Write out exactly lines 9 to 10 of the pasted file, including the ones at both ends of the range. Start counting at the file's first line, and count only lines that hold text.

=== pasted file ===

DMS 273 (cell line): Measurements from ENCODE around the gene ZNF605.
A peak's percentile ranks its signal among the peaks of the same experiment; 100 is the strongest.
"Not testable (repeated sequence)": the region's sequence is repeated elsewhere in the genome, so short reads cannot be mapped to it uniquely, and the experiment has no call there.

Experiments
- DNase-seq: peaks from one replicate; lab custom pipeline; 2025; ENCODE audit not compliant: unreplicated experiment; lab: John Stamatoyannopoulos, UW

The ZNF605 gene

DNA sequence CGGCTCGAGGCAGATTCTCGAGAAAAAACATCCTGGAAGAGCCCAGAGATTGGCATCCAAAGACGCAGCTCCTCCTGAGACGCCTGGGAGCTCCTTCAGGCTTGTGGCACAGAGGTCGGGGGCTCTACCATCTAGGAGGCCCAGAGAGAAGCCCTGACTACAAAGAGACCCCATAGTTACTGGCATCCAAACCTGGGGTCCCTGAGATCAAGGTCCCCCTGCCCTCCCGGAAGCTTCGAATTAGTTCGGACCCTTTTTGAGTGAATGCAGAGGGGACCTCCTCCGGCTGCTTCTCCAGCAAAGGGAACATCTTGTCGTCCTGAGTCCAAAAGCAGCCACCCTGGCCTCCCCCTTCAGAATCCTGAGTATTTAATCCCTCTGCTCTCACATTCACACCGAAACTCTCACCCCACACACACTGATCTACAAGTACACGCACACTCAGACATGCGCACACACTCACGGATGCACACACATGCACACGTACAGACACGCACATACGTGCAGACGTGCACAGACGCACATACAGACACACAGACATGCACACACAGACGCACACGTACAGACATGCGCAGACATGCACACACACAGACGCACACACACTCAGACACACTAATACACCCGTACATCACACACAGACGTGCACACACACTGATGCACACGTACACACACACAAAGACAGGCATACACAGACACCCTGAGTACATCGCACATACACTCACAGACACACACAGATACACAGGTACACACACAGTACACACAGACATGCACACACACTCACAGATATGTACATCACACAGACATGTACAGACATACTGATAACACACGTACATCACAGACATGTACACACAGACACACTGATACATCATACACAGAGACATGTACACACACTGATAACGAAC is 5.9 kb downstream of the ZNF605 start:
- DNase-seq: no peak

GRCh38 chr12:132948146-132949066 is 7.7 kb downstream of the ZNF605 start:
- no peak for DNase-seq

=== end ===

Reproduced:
GRCh38 chr12:132948146-132949066 is 7.7 kb downstream of the ZNF605 start:
- no peak for DNase-seq